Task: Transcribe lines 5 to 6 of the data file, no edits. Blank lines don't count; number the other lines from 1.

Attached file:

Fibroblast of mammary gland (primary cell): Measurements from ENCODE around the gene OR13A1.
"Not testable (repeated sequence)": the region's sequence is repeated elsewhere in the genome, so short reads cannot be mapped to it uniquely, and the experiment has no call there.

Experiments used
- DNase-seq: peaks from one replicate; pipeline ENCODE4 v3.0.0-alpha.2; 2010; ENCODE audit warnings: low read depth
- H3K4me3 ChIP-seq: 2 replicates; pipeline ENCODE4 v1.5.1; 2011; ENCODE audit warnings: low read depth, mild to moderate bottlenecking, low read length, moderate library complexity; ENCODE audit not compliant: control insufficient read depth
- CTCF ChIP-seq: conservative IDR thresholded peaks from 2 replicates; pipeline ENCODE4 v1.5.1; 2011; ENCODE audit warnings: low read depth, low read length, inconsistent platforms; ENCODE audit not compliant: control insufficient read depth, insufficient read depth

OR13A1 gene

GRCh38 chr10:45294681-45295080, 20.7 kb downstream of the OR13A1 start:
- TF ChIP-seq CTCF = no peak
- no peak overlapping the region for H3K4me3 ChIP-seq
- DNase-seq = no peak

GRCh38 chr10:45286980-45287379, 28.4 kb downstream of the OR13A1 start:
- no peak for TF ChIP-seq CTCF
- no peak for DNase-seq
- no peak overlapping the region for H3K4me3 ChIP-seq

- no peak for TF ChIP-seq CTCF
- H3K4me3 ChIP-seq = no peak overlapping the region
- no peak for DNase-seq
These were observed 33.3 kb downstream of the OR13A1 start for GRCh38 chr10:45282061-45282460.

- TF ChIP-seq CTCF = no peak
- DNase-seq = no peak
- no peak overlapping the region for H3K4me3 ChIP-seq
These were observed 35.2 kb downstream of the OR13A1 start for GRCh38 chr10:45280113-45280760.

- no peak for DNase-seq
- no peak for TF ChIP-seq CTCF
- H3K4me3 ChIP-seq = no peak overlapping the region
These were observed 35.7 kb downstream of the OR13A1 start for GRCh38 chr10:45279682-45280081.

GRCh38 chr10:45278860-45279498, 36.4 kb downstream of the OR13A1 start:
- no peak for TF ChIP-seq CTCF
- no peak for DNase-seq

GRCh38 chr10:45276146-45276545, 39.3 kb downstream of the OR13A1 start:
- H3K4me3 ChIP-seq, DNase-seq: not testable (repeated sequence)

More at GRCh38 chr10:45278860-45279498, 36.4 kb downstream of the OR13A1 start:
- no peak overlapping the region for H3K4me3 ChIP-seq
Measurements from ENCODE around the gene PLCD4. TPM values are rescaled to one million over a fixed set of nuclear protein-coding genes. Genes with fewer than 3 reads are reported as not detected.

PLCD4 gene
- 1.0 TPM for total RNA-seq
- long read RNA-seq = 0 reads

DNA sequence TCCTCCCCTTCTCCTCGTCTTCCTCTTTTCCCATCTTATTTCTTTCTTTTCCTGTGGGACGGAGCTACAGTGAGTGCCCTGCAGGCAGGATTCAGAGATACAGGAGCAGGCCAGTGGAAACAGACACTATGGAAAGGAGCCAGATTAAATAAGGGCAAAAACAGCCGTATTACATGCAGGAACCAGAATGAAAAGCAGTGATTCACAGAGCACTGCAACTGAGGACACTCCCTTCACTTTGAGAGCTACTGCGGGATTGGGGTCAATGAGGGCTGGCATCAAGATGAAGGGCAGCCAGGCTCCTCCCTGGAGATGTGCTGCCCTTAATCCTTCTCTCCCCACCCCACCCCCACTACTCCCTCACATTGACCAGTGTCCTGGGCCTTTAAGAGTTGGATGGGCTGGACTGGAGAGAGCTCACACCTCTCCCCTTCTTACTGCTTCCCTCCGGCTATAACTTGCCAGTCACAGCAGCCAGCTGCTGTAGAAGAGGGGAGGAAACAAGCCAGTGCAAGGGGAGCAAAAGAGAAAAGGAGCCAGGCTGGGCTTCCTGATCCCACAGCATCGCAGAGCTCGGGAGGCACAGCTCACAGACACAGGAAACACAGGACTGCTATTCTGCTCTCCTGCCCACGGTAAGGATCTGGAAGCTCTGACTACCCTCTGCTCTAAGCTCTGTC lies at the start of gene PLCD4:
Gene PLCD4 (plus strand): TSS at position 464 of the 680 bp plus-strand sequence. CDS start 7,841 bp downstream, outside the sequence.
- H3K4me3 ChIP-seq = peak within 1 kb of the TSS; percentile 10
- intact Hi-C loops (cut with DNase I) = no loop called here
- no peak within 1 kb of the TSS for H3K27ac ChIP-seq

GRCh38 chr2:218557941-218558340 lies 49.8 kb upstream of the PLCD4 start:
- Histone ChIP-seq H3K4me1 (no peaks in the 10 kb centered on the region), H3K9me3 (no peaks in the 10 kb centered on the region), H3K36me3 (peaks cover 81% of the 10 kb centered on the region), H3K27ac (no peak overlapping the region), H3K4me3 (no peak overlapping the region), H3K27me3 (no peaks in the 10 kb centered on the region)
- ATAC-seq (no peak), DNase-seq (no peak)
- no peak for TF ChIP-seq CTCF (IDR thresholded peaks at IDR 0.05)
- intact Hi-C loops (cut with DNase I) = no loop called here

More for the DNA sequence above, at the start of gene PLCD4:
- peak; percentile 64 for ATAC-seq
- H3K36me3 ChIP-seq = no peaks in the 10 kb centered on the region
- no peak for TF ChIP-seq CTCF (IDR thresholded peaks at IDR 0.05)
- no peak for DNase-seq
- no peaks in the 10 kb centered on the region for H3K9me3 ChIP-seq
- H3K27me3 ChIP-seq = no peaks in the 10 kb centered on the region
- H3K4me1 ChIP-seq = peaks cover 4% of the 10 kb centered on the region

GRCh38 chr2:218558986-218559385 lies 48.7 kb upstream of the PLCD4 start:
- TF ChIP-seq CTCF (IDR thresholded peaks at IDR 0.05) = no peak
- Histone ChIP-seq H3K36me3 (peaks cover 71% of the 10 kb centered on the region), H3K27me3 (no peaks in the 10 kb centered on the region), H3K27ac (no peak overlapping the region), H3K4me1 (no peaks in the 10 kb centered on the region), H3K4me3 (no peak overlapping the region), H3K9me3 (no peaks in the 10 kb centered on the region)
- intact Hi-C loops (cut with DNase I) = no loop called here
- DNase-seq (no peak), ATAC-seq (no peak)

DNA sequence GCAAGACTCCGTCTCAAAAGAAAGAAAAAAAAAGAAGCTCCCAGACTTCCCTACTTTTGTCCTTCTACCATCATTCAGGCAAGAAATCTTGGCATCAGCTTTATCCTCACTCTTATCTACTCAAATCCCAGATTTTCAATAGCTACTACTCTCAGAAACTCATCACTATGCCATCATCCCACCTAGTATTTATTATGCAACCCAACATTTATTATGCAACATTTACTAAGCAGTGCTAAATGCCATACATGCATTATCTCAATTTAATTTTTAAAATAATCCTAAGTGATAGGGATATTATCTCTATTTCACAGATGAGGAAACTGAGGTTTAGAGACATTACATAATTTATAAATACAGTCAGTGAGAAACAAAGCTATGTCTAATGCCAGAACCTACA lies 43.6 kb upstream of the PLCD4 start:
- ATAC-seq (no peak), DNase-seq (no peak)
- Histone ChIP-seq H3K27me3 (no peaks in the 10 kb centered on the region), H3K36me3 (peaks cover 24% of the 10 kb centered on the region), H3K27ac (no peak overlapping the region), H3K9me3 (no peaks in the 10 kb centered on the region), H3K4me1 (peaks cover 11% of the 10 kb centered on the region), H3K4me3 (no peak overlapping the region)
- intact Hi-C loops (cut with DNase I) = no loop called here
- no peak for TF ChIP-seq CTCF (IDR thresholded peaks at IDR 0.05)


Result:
- H3K4me3 ChIP-seq: 2 replicates; pipeline ENCODE4 v1.5.1; 2011; ENCODE audit warnings: low read depth, mild to moderate bottlenecking, low read length, moderate library complexity; ENCODE audit not compliant: control insufficient read depth
- CTCF ChIP-seq: conservative IDR thresholded peaks from 2 replicates; pipeline ENCODE4 v1.5.1; 2011; ENCODE audit warnings: low read depth, low read length, inconsistent platforms; ENCODE audit not compliant: control insufficient read depth, insufficient read depth